Nicotine administration through any route can create psychoactive effects, mood alterations, positive reinforcement, and eventually, addiction. However, inhalation of tobacco smoke is the quickest and most efficient method of nicotine delivery to the brain. Less than ten seconds after inhalation, nearly 25% of the nicotine reaches the brain – a rate almost twice as fast as intravenous delivery. The chemical structure present within nicotine enables it to produce the same kind of addictive effects that are experienced with cocaine and heroin.
Nicotine produces its effects rapidly; as it begins to affect the body within mere seconds, the heart rate increases, levels of noradrenaline are boosted, and your concentration and mood are enhanced. Nicotine is also a catalyst for the release of dopamine, a brain chemical thought to be a major component of the addiction process. The release of this feel-good chemical results in activation of the pleasure center in the brain, arousal, positive reinforcement, and enhanced cognitive functioning.
The behavioral and pharmacological characteristics that determine tobacco addiction are similar to those that define the addiction to other psychoactive drugs. Asking yourself these questions below may help you to determine whether or not you display signs of addiction to nicotine or tobacco products:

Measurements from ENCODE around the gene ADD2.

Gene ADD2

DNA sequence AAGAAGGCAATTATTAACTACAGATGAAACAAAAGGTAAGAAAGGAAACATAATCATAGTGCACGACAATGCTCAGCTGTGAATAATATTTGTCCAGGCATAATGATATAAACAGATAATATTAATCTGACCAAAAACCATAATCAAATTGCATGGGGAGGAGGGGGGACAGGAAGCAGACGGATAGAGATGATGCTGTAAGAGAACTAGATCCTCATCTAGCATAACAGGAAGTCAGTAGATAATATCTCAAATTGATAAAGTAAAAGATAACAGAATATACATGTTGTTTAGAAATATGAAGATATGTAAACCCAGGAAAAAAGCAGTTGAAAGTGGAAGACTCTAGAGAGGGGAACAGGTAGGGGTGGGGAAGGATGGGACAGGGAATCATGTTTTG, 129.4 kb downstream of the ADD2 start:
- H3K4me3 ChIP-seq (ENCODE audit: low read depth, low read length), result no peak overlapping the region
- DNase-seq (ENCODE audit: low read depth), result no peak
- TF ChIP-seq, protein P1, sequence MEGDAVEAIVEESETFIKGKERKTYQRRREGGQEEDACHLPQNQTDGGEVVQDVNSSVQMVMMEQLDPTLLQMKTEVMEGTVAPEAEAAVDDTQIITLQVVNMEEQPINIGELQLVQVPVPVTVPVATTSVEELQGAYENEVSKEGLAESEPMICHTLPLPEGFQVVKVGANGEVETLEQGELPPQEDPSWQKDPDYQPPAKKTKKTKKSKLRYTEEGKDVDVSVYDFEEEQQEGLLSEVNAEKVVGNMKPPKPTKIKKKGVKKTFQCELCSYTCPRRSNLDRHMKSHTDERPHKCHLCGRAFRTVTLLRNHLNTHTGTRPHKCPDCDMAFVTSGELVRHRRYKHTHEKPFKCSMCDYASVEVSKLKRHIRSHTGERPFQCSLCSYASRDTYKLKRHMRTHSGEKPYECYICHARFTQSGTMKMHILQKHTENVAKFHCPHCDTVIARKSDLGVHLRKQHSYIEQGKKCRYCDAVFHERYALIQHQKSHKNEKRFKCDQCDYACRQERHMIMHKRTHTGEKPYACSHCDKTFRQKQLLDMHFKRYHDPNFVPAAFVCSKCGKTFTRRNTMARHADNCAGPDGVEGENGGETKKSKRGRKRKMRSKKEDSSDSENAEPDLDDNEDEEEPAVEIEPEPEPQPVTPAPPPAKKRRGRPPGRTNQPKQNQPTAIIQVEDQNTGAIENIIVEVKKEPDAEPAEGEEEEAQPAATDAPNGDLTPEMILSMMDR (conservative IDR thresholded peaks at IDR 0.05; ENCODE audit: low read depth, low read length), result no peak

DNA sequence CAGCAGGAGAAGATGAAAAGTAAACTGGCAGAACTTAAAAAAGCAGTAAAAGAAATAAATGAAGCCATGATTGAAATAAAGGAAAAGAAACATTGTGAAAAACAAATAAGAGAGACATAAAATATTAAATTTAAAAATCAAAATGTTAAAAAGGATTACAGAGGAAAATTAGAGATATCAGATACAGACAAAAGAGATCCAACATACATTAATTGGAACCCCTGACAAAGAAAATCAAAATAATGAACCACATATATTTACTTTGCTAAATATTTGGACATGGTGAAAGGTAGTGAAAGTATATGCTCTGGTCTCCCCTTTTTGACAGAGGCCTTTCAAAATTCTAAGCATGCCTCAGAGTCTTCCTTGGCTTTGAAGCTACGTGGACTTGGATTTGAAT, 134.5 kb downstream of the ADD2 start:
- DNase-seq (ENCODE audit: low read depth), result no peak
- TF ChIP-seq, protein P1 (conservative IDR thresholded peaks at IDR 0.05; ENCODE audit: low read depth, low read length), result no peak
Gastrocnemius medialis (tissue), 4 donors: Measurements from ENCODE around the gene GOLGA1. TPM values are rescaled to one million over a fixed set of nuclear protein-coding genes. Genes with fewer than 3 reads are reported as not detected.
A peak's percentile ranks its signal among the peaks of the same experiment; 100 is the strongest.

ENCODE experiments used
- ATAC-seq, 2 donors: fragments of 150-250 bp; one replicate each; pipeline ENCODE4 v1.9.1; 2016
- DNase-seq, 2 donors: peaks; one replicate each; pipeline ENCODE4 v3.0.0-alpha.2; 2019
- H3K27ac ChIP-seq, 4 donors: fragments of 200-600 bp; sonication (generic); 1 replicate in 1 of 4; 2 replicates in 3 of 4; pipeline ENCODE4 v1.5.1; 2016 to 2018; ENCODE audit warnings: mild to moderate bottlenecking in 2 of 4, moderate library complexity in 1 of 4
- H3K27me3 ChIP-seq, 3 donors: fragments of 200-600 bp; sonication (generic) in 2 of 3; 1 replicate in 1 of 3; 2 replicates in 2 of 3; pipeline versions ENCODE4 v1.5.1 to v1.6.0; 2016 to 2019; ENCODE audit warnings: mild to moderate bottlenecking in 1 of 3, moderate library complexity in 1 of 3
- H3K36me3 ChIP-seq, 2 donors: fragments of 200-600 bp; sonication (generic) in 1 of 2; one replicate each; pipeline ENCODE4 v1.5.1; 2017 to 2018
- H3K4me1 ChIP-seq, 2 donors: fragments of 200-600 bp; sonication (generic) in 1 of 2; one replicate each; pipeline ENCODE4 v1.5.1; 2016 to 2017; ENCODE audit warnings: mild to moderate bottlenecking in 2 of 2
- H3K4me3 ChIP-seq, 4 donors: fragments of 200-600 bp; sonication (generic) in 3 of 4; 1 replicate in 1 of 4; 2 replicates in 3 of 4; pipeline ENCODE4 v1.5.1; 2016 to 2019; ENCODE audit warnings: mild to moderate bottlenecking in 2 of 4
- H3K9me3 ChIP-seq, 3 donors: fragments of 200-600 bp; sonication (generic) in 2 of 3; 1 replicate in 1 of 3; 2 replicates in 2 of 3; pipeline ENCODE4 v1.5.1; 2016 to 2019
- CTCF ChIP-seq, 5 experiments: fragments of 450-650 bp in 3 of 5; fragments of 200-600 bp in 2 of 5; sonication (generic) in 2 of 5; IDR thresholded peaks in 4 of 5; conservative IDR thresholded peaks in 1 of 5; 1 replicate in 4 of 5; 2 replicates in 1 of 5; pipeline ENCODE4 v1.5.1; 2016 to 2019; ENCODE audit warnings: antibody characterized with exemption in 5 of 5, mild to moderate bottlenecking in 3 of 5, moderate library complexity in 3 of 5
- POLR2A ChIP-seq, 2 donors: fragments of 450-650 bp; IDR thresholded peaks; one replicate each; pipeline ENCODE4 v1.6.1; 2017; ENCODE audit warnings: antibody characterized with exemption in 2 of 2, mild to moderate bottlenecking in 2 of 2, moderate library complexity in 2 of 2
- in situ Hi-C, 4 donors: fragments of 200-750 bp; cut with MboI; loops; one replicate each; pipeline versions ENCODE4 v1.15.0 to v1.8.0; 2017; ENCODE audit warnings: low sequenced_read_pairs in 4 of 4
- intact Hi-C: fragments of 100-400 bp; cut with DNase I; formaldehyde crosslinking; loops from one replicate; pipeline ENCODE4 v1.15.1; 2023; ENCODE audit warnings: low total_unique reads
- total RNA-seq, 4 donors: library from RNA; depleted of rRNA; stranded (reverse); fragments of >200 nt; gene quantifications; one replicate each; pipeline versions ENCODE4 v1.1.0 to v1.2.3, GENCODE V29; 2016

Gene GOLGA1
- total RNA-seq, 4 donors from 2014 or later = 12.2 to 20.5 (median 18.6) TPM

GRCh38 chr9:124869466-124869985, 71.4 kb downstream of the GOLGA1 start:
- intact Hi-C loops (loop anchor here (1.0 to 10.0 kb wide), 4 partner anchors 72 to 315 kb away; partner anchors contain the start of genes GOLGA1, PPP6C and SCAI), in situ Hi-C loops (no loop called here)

- Do you light your first cigarette only 5 to 10 minutes after waking up?
- If your use is cut back or stopped, do you experience nicotine withdrawal symptoms?
- Do you smoke more than 7 cigarettes every day?
- Do you continue to smoke or abuse nicotine products despite being aware of the health risks?
- Would you still use nicotine regardless of the conditions or circumstances (during sickness, at social gatherings, when it’s raining or freezing, etc.)?
- Have you tried quitting nicotine use but failed to succeed?
- Do you lose control over the amount and frequency of nicotine and tobacco you use?
Do you find yourself answering “yes” to two or more of these questions? If so, it may be time to seek professional help. You can start by talking about your nicotine abuse problem with your primary doctor or requesting a referral to a licensed drug counselor or psychologist. If you are uncomfortable discussing your nicotine habit with a medical professional, there are also other ways to obtain credentialed and trusted answers to your questions about nicotine addiction, as well as treatment options.
At Asana Recovery, we strongly believe that rehabilitation programs are an important part in fighting against drug dependency. The road ahead may not always be easy or void of obstacles, but you can absolutely do it if given the support of the right team.
The carefully supervised detox programs and residential treatment in California at Asana Recovery are offered in an environment that is supportive, relaxing, and inspiring. We are deeply committed to ensuring your life long recovery while guiding you on the path to a much healthier and happier future. There is no better time than the present, and we are always available to speak with you. Call us at (949) 438-4504 to learn more about our alcohol and drug addiction treatment in California, today!